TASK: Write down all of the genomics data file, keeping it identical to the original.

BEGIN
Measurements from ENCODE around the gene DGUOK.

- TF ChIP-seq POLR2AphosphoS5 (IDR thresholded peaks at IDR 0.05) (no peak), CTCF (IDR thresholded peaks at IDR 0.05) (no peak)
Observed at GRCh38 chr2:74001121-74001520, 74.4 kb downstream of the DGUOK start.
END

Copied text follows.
Measurements from ENCODE around the gene DGUOK.

- TF ChIP-seq POLR2AphosphoS5 (IDR thresholded peaks at IDR 0.05) (no peak), CTCF (IDR thresholded peaks at IDR 0.05) (no peak)
Observed at GRCh38 chr2:74001121-74001520, 74.4 kb downstream of the DGUOK start.